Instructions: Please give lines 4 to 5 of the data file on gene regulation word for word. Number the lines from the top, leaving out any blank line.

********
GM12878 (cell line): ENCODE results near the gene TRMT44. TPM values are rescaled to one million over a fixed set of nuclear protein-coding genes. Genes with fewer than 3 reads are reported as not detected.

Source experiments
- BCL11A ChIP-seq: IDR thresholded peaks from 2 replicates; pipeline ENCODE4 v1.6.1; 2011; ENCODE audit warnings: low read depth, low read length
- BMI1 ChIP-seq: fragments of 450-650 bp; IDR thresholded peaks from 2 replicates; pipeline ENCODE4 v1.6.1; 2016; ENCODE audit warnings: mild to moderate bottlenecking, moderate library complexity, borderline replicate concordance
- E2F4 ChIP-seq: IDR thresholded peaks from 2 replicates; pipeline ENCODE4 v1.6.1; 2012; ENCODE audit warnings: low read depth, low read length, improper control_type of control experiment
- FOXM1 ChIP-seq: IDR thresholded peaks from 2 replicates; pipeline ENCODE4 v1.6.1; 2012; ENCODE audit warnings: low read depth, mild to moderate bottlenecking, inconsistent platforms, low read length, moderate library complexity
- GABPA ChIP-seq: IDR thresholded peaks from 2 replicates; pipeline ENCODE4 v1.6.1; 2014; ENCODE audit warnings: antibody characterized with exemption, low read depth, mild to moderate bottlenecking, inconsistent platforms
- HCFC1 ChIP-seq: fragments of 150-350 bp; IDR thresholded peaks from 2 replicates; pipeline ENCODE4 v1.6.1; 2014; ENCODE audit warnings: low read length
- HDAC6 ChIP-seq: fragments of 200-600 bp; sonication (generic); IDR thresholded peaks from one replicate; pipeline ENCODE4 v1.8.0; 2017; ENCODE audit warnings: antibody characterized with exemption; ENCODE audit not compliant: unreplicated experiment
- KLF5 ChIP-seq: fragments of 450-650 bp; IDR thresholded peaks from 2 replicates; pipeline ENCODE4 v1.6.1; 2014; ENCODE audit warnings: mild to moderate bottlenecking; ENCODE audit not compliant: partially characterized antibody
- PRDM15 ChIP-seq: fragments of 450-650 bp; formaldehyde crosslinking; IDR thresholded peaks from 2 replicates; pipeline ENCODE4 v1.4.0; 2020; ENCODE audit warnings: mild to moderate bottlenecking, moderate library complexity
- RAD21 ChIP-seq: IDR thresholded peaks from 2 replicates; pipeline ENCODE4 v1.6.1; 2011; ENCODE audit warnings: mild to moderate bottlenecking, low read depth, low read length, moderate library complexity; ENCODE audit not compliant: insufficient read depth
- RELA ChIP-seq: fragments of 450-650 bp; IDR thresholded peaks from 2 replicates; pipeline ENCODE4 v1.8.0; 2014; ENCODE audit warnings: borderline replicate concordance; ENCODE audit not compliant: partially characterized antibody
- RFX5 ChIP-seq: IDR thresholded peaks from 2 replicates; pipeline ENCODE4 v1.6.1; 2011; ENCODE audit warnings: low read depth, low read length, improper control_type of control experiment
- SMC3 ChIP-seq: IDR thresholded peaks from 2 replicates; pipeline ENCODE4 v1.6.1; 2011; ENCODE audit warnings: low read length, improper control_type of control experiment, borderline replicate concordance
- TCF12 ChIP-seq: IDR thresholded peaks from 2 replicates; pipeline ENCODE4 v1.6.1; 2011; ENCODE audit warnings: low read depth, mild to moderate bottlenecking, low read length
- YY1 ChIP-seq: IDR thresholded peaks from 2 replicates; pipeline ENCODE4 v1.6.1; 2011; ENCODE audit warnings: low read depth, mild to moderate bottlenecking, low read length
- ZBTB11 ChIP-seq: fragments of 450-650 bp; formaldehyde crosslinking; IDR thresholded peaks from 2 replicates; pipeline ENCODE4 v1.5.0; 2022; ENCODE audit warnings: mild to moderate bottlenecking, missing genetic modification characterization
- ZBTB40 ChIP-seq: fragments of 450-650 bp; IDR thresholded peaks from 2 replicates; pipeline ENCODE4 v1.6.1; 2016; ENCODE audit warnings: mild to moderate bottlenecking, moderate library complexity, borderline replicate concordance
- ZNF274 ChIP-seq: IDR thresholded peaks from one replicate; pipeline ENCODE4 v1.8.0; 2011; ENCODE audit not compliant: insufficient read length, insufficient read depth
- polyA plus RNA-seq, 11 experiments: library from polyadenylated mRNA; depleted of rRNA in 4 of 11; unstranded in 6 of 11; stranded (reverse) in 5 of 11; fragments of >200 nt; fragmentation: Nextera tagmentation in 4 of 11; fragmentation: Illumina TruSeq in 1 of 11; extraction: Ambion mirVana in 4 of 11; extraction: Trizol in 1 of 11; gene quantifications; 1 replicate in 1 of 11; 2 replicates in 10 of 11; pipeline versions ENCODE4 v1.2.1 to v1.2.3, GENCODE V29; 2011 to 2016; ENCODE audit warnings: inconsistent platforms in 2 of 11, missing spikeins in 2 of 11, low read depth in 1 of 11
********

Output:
- BMI1 ChIP-seq: fragments of 450-650 bp; IDR thresholded peaks from 2 replicates; pipeline ENCODE4 v1.6.1; 2016; ENCODE audit warnings: mild to moderate bottlenecking, moderate library complexity, borderline replicate concordance
- E2F4 ChIP-seq: IDR thresholded peaks from 2 replicates; pipeline ENCODE4 v1.6.1; 2012; ENCODE audit warnings: low read depth, low read length, improper control_type of control experiment